Alex Keble argues that Jose Mourinho's willingness to rebrand can inspire Spurs to victory at Old Trafford in the first real test of his new tenure.
When Jose Mourinho returns to Manchester United this week he should not be seeking to prove a point but rather to concede one. Jose’s Tottenham rebrand – and there’s always a rebrand – is about reconnecting with the aesthetic counter-attacking football of his Real Madrid and Chelsea teams; it's about humbly giving in to demands that he plays an expansive game following those tedious, congealed years in the Old Trafford dugout.
Mourinho knows he cannot park the bus on Wednesday and get away with it, not at the beginning of a project few Spurs fans actively support. The transition away from Mauricio Pochettino’s high pressing, high energy approach - or what’s left of it – will need to be gradual, if indeed Mourinho’s promise he won’t change the club’s tactics is just empty rhetoric. Certainly the busy Christmas period, with virtually no time at all on the training ground, is not the time to implement new ideas. We’ll have to wait until the New Year to find out whether Mourinho really has changed.
But the new manager might have chosen to attack United regardless. Mourinho is a pragmatist if nothing else, and the most pragmatic way to beat Ole Gunnar Solskjaer’s side this season is to go at them – to fight the mid-table players, not the badge. United are only dangerous when opponents hesitate, as Liverpool did in the 1-1 draw in October, but with such a listless central midfield are torn apart if confronted, as Jack Grealish showed in Aston Villa’s 2-2 draw on Sunday.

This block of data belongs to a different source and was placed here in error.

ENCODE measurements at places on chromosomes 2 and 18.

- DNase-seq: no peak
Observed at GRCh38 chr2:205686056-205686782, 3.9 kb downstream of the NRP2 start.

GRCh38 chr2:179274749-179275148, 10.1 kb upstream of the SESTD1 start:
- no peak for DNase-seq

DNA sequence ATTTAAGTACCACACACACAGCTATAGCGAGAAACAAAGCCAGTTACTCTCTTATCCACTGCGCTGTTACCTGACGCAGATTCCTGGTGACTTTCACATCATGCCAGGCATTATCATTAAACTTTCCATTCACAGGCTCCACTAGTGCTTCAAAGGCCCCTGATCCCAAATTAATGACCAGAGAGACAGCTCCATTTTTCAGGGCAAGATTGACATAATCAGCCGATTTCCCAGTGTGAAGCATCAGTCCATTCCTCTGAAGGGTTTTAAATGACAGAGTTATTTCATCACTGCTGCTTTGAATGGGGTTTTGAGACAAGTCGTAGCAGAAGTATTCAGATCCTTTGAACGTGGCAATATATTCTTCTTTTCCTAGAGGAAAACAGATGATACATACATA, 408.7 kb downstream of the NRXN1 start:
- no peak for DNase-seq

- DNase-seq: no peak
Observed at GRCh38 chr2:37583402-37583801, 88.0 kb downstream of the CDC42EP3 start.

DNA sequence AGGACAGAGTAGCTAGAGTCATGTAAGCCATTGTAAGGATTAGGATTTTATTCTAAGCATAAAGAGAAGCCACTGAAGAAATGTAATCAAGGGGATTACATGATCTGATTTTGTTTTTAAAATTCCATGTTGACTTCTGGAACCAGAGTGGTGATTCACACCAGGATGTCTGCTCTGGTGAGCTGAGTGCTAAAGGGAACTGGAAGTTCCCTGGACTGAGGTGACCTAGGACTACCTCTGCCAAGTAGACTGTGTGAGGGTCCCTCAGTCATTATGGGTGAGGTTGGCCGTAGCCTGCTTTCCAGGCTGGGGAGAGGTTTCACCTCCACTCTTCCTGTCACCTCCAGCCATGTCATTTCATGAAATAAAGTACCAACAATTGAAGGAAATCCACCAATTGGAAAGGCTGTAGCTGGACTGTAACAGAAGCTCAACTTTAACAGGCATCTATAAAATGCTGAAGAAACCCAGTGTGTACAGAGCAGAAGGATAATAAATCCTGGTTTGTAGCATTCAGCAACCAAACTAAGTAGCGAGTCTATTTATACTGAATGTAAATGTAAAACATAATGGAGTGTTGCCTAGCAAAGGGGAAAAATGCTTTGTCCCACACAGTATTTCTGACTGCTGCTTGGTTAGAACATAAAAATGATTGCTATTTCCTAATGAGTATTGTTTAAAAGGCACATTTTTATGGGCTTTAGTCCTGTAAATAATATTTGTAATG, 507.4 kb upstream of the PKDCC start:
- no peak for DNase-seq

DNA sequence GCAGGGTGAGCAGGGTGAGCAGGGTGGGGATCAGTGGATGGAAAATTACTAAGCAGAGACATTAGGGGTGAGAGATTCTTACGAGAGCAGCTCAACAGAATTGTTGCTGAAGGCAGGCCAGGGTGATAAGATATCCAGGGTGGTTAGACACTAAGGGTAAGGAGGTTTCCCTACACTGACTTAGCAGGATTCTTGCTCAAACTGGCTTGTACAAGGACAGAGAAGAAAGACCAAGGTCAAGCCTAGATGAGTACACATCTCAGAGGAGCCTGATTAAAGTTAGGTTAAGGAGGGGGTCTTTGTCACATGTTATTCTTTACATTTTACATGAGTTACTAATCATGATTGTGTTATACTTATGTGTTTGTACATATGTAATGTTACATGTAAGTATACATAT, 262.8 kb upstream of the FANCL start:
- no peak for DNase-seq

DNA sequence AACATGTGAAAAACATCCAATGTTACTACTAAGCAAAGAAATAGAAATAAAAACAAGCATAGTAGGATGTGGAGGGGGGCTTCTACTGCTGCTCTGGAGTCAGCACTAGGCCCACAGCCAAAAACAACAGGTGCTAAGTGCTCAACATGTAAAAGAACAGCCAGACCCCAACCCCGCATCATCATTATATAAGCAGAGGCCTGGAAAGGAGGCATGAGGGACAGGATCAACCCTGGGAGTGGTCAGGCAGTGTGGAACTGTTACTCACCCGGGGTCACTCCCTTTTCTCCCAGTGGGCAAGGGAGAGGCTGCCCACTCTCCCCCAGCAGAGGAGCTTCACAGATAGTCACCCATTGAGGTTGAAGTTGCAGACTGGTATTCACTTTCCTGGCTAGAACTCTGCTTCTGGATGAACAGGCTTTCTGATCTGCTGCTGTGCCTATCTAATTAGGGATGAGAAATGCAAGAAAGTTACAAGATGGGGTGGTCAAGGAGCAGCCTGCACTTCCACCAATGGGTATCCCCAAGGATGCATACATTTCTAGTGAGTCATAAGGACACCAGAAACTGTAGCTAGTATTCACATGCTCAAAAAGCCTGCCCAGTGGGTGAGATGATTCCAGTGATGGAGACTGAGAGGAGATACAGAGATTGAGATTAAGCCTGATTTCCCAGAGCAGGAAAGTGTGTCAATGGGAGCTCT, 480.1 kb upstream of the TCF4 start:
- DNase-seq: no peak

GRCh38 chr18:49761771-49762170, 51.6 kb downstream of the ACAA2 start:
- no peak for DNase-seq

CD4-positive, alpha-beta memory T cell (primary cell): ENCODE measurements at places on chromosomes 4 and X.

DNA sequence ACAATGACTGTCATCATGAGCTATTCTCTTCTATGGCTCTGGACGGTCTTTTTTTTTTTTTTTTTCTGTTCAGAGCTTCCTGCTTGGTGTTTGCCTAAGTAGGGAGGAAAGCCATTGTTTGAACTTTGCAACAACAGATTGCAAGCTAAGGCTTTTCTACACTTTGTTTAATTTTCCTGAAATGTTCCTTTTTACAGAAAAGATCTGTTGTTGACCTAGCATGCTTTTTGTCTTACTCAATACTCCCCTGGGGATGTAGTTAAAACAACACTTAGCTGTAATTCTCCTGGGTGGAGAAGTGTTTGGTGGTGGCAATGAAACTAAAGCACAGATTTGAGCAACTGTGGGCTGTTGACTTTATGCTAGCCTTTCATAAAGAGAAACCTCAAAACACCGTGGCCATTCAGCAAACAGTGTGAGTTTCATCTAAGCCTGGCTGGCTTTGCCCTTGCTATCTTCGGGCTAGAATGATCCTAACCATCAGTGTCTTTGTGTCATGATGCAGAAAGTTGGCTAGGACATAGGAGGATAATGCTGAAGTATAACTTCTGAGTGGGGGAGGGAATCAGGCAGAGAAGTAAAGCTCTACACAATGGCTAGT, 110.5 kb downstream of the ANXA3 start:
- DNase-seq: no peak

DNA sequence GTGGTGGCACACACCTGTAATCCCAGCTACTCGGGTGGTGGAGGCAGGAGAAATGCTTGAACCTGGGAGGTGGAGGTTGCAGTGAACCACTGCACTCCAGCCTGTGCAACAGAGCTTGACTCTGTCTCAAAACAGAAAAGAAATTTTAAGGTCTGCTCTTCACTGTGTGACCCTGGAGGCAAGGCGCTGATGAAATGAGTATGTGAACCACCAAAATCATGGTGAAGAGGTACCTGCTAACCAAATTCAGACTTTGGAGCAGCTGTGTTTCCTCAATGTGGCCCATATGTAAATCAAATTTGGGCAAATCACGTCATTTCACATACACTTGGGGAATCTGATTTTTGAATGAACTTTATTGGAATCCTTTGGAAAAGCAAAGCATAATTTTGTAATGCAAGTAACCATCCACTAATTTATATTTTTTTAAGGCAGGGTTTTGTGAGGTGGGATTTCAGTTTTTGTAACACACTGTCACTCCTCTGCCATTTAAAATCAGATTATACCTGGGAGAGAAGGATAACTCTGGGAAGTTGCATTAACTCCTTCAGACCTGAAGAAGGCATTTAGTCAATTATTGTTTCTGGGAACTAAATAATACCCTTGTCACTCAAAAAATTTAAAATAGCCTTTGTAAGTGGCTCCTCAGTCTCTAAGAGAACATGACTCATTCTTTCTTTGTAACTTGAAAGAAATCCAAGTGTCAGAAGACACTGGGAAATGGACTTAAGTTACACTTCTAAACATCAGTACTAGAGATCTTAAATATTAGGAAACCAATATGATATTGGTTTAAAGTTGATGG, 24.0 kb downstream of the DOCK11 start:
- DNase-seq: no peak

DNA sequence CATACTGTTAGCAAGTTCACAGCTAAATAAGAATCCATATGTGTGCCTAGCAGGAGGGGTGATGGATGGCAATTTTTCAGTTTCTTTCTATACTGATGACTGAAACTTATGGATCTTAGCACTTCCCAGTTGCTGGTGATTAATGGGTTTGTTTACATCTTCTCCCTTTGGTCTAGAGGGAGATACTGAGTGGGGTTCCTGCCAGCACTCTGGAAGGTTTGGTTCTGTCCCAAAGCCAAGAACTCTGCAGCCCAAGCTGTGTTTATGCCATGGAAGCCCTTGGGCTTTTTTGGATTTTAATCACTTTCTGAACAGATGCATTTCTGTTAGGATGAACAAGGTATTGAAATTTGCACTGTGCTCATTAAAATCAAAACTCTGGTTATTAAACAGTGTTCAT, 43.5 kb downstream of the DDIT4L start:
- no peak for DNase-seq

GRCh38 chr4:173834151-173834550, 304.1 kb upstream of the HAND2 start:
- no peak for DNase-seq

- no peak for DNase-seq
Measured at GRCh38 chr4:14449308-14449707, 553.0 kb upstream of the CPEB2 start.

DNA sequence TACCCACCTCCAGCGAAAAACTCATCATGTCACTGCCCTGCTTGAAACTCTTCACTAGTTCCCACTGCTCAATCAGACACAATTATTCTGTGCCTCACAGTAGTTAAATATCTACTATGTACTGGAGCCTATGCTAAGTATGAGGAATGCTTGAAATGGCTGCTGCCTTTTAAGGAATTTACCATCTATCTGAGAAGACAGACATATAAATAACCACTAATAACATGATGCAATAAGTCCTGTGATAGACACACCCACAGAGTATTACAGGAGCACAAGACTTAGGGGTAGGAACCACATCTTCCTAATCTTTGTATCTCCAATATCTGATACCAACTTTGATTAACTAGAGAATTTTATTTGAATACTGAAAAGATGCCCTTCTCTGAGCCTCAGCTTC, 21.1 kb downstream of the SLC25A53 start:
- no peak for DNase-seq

Villa ought to have won that match comfortably. Spurs, with Dele Alli on form, can turn similar territorial dominance into a statement win.
Mourinho’s formation has been consistent across his first three matches in charge, as has the tone of Spurs’ performances. Start poorly, pick up in the middle, end poorly; it’s a pattern that has seen ten scored and six conceded, a chaotic beginning reflecting a little more than just psychological brittleness inherited from the final few months of the Pochettino era.
Nobody saw Jose’s 3-2-5 coming, and yet the formation is classic Mourinho. Clearly demarcated into distinct defensive and attacking roles, the 3-2 at the back is formed by a fixed double-axis in midfield and the left-back tucking inside to make a back three. The front five is considerably more fluid as Serge Aurier gets up alongside four forwards given licence to roam. Mourinho has always tended to separate the pitch like this, instructing defensive players to rigidly hold their ground in order to allow the front players to attack freely.
Dele has most notably benefited from Mourinho’s lack of attacking direction, moving instinctively ahead of Harry Kane, but all five of the Spurs attackers are enjoying a mantra that sees the ball moved quickly into the final third. Heung-Min Son, Lucas Moura, Kane, and Dele are continually making runs on the shoulder of the last defender, a tactic that paid dividends for the first two goals against Bournemouth on Saturday.
Toby Alderweireld’s long passes should again feature at Old Trafford, where a strong United defence will only be tested should they be put under frequent pressure. Victor Lindelof and Brandon Williams won’t enjoy the constant backpedaling, while the combination play between Dele and Kane can hurt an often flat-footed Harry Maguire.